[Free-Game Friday is a new weekly feature in which a writer from the GamerLimit staff looks at a completely free game and discusses their experience with it, allowing you to download it at the end. Feel free to check out our full schedule right here!]
Once again it’s Friday, and that means that we’ll be taking a look at an indie title that’s free to download.
This week’s game is Firequark: a first-time indie project from a U.K-based developer, better known by his nickname, Pilch.
Firequark is a breakout-style game with a twist. The aim is to destroy every brick on the screen without dropping the ball. You get three lives to progress as far as you can through ten levels. Rather than controlling just the one paddle, however, you use the mouse to control four – one on each side of the screen. What this creates is an enjoyable and addictive game that’s very easy to pick up, yet intensely challenging as you progress.
Having four paddles comes at a cost, though; the ball can leave the game by any side of the screen. This means that you have to pay attention at all times and be doubly cautious when it comes to aiming your shots. As you progress through the stages, the ball moves faster, and the blocks take more hits before they break.
In addition to this, sometimes breaking the bricks will release power-ups. These power-ups float slowly around the level until the ball makes contact with them. At this point, they shoot off in a random direction. Catching an orb with a paddle will also grant you a power-up.
The effects of the power-ups are varied: some have positive effects, and some will hinder you, so you’ll need to watch to see what colour the orbs are. Green and red are good and bad, respectively. However, you can also come across the super versions of these orbs, with blue providing you with massive benefits, and purple signifying certain doom, if caught. Benefits include slowing the speed of the ball down, multi-ball and a laser beam that instantly vaporises one brick, whereas collecting a bad orb can shrink your paddles, or even reverse the controls for a short time.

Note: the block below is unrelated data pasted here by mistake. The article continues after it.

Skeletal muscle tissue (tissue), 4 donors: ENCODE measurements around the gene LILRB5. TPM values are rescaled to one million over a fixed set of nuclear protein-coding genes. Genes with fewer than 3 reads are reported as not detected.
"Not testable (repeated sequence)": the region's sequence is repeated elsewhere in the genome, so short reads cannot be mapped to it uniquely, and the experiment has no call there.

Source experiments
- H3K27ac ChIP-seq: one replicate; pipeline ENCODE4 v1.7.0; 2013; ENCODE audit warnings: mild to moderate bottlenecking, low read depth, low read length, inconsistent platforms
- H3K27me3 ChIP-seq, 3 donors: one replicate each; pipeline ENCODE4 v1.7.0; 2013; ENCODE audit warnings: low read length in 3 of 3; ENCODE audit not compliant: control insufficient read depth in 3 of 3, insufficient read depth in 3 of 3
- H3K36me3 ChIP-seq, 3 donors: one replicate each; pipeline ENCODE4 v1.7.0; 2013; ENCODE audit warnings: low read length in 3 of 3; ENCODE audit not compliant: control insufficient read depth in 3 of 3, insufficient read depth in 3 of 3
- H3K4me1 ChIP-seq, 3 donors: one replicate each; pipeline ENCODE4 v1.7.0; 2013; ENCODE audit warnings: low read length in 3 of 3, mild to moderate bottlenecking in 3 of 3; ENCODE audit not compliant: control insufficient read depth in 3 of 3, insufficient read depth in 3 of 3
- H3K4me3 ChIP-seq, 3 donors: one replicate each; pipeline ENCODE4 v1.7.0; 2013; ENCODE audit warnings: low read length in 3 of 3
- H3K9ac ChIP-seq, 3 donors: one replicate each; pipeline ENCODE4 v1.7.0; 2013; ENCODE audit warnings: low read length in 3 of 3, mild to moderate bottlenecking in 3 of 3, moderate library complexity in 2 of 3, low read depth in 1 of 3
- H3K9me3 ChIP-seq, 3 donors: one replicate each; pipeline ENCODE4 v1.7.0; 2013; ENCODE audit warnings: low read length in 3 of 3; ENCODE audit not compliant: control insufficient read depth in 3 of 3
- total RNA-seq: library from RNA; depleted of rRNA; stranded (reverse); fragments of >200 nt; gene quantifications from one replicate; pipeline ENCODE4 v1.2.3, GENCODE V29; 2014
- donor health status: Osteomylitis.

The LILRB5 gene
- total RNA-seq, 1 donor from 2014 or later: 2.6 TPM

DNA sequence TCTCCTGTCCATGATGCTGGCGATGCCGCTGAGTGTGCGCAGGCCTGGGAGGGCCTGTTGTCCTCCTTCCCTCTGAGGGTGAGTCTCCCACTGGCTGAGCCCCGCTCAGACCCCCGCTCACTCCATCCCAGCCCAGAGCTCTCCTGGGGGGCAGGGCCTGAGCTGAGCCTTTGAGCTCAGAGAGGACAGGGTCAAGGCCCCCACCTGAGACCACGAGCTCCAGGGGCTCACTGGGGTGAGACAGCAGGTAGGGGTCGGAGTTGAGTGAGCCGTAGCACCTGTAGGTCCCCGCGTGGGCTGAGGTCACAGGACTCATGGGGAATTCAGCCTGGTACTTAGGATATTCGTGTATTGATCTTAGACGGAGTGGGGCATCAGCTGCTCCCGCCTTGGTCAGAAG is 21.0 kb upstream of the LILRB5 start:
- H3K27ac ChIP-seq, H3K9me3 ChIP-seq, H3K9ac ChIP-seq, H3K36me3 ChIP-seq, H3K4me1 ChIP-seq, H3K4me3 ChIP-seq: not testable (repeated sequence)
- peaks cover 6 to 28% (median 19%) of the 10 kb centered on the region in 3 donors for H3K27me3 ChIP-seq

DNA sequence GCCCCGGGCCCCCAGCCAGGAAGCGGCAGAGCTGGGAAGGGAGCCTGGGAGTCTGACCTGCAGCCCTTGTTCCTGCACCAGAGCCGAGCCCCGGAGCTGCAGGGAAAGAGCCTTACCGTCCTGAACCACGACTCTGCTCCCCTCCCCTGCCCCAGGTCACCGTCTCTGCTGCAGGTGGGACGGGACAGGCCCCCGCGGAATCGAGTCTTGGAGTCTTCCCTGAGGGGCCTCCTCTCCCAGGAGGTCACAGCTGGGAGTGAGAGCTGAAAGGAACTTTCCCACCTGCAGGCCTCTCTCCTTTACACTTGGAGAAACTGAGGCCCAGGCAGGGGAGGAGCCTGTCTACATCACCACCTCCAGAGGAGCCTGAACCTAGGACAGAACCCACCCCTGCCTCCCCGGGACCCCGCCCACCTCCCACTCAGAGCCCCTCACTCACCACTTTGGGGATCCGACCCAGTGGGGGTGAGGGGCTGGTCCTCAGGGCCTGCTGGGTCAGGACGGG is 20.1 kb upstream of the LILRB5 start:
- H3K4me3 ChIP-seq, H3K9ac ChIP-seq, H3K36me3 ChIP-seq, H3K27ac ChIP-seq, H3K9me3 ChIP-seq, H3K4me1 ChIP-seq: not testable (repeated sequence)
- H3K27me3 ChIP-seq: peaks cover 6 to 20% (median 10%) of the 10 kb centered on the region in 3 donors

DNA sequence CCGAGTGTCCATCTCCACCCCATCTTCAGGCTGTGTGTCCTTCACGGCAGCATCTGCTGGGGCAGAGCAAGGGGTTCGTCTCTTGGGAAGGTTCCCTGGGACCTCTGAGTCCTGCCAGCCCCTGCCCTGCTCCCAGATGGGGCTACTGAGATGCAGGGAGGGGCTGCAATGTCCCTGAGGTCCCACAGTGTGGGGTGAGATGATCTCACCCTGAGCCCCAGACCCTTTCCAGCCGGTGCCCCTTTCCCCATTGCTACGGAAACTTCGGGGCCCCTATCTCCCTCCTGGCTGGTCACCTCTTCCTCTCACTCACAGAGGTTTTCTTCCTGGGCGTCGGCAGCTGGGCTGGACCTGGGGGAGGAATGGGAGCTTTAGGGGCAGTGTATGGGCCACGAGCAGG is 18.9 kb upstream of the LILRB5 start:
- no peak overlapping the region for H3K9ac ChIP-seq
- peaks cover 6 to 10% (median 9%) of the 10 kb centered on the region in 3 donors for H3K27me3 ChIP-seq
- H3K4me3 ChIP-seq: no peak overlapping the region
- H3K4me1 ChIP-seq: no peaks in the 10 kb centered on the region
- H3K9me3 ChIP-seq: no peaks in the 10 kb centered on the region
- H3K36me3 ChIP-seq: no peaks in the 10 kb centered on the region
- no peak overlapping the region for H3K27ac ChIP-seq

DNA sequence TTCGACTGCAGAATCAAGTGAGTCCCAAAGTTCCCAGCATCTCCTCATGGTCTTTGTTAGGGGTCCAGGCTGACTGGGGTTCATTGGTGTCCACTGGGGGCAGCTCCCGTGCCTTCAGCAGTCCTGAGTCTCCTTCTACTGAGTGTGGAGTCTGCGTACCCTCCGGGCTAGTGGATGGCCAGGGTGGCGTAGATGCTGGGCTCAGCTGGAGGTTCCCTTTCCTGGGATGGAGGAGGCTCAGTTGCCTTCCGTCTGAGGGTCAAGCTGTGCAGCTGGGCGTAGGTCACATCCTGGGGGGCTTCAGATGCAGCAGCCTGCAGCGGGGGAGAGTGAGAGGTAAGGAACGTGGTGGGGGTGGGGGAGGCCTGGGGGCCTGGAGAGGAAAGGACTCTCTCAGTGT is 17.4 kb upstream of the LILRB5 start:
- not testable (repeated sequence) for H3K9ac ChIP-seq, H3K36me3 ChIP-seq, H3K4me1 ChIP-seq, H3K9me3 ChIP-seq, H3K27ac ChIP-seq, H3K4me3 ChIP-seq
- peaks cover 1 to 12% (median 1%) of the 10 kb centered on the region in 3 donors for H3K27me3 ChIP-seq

In the later levels, when the ball is traveling at a faster speed and you’ve gathered power-ups that have increased the size of your paddles, it can be difficult to avoid picking up a stray purple orb. This means that there is a very low chance of completing the game. Despite this, the developer has promised that both he, and his girlfriend, have completed the game. So hopefully this knowledge will spur you on.
Although it’s obviously simplistic in design, the game is presented with a lot of polish. The color scheme works well, and it’s a nice touch. The audio for the game is also oddly catchy, reminding me of some of the tracks from Pixel Junk Eden. Best of all, it’s an innovative, new take on a formula that worked well, and in an indie game like this, that is what really matters.
The only real negative I can see is that after you’ve completed the ten levels, there is no added incentive, such as a score, to get you to replay the game. However, Pilch is running a leaderboard of sorts on the game’s forums and has promised a reward to anyone who can beat the game.
If you enjoyed titles like Peggle and Super Breakout, and are looking for a quick, challenging distraction, then Firequark is worth investigating. It’s nice to see someone building something up from scratch, and hopefully, if he gets enough exposure, we’ll see more levels or perhaps a new game from Pilch in the future.
You can pick up Firequark here.